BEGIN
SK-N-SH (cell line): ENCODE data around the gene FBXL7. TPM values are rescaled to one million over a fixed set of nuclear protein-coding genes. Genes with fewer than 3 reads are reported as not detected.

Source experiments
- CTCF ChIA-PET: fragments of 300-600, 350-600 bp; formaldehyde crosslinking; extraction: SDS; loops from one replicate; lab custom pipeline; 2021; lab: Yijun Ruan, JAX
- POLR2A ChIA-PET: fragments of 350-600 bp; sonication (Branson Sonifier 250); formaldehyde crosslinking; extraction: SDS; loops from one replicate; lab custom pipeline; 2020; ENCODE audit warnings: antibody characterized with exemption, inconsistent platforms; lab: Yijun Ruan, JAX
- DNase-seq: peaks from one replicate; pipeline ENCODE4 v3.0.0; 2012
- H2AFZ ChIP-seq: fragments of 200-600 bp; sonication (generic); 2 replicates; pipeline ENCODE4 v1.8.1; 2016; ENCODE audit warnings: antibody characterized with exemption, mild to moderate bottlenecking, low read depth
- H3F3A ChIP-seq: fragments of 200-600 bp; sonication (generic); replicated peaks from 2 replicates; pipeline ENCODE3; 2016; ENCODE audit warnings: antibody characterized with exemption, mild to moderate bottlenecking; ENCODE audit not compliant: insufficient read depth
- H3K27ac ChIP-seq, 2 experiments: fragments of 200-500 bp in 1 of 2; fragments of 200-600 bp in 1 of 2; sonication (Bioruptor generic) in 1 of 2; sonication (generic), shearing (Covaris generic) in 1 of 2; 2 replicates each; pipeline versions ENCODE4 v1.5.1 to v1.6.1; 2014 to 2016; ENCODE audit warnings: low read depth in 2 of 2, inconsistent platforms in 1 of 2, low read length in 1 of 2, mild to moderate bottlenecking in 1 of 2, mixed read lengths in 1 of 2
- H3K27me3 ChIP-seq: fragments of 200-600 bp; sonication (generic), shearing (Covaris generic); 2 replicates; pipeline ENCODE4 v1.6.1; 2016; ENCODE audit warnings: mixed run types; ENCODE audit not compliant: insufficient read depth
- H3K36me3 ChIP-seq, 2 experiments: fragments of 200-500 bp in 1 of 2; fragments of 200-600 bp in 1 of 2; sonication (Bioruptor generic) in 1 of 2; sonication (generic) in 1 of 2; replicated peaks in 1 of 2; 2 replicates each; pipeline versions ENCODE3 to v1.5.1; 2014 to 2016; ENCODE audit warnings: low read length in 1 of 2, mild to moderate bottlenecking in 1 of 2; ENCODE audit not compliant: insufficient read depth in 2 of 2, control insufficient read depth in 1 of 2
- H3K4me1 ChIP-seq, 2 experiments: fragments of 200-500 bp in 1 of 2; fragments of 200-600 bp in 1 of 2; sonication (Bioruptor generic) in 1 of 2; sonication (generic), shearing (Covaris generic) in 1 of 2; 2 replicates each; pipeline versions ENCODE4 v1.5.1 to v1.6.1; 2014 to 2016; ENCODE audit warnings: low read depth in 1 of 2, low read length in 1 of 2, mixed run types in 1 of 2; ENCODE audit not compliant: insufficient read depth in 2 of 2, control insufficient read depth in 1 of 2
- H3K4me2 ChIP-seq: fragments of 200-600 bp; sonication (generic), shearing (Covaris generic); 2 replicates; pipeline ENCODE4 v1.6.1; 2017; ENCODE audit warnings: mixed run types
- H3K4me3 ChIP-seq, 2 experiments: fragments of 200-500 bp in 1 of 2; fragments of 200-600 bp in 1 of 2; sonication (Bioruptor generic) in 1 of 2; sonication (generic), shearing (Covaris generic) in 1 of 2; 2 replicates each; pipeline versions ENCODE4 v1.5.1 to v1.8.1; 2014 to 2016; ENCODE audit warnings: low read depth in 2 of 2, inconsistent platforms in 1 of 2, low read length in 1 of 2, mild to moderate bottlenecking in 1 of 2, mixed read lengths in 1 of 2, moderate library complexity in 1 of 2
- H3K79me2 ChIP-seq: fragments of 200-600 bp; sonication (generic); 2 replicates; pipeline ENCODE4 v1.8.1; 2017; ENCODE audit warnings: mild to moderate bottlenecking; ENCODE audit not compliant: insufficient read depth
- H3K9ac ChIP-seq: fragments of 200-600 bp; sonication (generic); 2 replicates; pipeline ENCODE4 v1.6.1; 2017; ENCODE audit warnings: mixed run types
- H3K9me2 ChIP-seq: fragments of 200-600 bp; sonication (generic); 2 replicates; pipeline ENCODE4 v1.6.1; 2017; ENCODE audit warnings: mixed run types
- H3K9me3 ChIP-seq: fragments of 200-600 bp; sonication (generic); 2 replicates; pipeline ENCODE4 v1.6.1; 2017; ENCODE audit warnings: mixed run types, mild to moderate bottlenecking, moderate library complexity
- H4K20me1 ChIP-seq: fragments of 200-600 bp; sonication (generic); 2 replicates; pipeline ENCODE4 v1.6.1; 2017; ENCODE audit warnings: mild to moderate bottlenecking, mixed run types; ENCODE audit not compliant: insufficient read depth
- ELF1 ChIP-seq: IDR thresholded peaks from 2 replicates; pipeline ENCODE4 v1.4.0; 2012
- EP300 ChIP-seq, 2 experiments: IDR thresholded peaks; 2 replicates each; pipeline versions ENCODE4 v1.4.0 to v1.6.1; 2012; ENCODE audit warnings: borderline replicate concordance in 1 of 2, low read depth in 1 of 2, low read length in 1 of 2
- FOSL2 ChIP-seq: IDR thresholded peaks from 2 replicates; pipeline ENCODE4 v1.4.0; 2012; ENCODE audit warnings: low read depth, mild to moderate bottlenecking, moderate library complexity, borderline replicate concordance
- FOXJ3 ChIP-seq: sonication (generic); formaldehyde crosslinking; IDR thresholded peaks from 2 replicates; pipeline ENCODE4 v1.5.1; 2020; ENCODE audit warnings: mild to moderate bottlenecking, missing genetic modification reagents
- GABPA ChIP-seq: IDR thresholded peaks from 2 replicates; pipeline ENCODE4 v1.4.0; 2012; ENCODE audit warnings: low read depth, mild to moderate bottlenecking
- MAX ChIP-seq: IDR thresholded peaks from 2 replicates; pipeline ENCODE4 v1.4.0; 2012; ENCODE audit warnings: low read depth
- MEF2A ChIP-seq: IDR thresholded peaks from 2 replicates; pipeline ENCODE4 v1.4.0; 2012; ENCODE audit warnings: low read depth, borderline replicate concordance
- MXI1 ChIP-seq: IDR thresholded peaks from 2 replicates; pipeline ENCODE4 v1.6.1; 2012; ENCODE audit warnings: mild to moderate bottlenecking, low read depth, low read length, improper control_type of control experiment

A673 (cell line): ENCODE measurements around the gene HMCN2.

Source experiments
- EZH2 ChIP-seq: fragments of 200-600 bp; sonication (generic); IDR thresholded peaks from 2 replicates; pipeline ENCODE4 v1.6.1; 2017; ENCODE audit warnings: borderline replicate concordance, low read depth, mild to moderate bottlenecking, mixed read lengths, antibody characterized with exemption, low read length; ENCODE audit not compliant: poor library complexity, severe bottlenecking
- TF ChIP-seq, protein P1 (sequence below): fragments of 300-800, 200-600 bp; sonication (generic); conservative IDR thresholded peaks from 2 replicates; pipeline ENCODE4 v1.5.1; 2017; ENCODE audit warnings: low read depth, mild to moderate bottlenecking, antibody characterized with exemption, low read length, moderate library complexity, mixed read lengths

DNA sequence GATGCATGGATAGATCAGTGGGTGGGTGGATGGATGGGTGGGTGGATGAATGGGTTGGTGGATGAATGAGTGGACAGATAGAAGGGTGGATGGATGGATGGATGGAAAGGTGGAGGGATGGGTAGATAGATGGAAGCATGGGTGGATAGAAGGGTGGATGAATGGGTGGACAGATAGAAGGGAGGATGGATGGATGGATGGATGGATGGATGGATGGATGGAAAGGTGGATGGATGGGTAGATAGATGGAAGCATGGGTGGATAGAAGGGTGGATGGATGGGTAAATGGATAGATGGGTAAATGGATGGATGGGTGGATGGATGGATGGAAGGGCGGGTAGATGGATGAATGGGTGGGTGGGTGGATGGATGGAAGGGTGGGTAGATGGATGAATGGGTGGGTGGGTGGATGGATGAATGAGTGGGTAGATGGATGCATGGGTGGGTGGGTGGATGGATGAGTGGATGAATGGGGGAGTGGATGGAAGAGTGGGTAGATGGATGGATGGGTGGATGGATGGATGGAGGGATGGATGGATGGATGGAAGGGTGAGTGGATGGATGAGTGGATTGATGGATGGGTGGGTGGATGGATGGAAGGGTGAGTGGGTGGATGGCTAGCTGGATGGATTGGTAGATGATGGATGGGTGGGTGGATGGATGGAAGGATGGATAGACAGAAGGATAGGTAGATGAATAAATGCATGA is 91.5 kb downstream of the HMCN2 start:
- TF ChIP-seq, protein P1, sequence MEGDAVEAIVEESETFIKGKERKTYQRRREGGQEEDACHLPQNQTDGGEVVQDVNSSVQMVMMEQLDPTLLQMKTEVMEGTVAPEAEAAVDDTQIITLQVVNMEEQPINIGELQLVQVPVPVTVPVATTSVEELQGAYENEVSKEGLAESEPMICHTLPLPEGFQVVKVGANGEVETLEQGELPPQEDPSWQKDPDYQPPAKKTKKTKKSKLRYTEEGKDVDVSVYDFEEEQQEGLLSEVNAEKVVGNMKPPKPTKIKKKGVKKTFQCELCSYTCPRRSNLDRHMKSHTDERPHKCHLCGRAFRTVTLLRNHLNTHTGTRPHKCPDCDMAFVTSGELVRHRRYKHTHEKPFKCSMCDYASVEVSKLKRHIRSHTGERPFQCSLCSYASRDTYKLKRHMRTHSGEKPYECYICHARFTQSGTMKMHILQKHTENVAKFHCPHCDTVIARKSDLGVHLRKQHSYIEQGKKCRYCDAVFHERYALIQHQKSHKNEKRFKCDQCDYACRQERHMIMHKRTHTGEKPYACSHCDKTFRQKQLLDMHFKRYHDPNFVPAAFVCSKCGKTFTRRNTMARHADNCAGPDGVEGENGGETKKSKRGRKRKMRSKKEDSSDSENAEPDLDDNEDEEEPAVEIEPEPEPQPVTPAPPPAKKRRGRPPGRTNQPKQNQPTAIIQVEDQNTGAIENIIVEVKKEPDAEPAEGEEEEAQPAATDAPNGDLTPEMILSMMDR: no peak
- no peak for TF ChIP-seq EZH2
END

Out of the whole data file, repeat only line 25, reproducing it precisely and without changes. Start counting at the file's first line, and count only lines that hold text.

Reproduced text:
- MEF2A ChIP-seq: IDR thresholded peaks from 2 replicates; pipeline ENCODE4 v1.4.0; 2012; ENCODE audit warnings: low read depth, borderline replicate concordance